According to some Christian outlooks we were made for another world. Perhaps, rather, we were made for this world to recreate, reclaim, redeem, and renew unto God's future aspiration by the power of His Spirit. - R.E. Slater
Secularization theory has been massively falsified. We don't live in an age of secularity. We live in an age of explosive, pervasive religiosity... an age of religious pluralism. - Peter L. Berger
Exploring the edge of life and faith in a post-everything world. - Todd Littleton
I don't need another reason to believe, your love is all around for me to see. – anon
Thou art our need; and in giving us more of thyself thou givest us all. - Khalil Gibran, Prayer XXIII
Be careful what you pretend to be. You become what you pretend to be. - Kurt Vonnegut
Religious beliefs, far from being primary, are often shaped and adjusted by our social goals. - Jim Forest
People, even more than things, need to be restored, renewed, revived, reclaimed, and redeemed; never throw out anyone. – anon
Certainly God's love has made fools of us all. - R.E. Slater
An apocalyptic Christian faith doesn't wait for Jesus to come, but for Jesus to become in our midst. - R.E. Slater
Christian belief in God begins with the cross and resurrection of Jesus, not with rational apologetics. - Eberhard Jüngel, Jürgen Moltmann
Our knowledge of God is through the 'I-Thou' encounter, not in finding God at the end of a syllogism or argument. There is a grave danger in any Christian treatment of God as an object. The God of Jesus Christ and Scripture is irreducibly subject and never made as an object, a force, a power, or a principle that can be manipulated. - Emil Brunner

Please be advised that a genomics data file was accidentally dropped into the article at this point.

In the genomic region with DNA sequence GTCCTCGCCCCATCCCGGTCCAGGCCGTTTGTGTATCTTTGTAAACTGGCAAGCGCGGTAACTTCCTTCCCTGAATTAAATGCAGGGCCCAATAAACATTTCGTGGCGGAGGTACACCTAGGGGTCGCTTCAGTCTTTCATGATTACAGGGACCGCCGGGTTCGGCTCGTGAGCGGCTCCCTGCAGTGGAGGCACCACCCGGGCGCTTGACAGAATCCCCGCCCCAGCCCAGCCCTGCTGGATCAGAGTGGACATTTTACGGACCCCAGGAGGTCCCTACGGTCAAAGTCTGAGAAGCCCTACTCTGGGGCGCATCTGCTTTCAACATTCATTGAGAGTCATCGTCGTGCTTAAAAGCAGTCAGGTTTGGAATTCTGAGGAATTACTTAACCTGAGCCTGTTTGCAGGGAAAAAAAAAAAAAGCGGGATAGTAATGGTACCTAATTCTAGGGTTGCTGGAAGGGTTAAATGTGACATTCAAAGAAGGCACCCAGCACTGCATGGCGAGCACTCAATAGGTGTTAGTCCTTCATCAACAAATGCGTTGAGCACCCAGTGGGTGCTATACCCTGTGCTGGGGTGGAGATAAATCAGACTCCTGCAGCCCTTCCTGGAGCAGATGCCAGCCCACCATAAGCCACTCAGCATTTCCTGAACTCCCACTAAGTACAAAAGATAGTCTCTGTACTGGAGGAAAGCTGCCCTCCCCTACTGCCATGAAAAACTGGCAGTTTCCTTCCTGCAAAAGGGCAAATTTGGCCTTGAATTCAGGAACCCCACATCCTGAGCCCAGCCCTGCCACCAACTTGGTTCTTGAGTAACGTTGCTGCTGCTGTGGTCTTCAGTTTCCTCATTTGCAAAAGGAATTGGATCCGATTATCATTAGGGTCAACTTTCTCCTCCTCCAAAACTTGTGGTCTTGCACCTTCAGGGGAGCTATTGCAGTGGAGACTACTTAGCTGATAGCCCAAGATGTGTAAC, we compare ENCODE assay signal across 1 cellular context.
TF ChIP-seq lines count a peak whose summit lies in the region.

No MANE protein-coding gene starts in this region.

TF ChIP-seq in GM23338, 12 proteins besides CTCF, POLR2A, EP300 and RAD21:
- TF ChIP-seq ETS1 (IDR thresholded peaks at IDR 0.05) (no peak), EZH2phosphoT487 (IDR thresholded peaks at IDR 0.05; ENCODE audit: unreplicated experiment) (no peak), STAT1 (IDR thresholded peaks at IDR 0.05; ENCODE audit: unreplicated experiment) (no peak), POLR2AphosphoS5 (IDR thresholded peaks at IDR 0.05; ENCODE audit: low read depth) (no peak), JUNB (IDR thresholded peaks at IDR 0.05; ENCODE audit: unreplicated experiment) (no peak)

Ehyeh Asher Ehyeh means "I will be that who I have yet to become." - God (Ex 3.14)
Our job is to love others without stopping to inquire whether or not they are worthy. - Thomas Merton
The church is God's world-changing social experiment of bringing unlikes and differents to the Eucharist/Communion table to share life with one another as a new kind of family. When this happens we show to the world what love, justice, peace, reconciliation, and life together is designed by God to be. The church is God's show-and-tell for the world to see how God wants us to live as a blended, global, polypluralistic family united with one will, by one Lord, and baptized by one Spirit. – anon
The cross that is planted at the heart of the history of the world cannot be uprooted. - Jacques Ellul
The Unity in whose loving presence the universe unfolds is inside each person as a call to welcome the stranger, protect animals and the earth, respect the dignity of each person, think new thoughts, and help bring about ecological civilizations. - John Cobb & Farhan A. Shah
If you board the wrong train it is of no use running along the corridors of the train in the other direction. - Dietrich Bonhoeffer
God's justice is restorative rather than punitive; His discipline is merciful rather than punishing; His power is made perfect in weakness; and His grace is sufficient for all. – anon
Our little [biblical] systems have their day; they have their day and cease to be. They are but broken lights of Thee, and Thou, O God art more than they. - Alfred Lord Tennyson

Saturday, December 3, 2011

Suggested Reading List





Half the Sky
Turning Oppression Into Opportunity
For Women Worldwide






From two of our most fiercely moral voices, a passionate call to arms against our era’s most pervasive human rights violation: the oppression of women and girls in the developing world.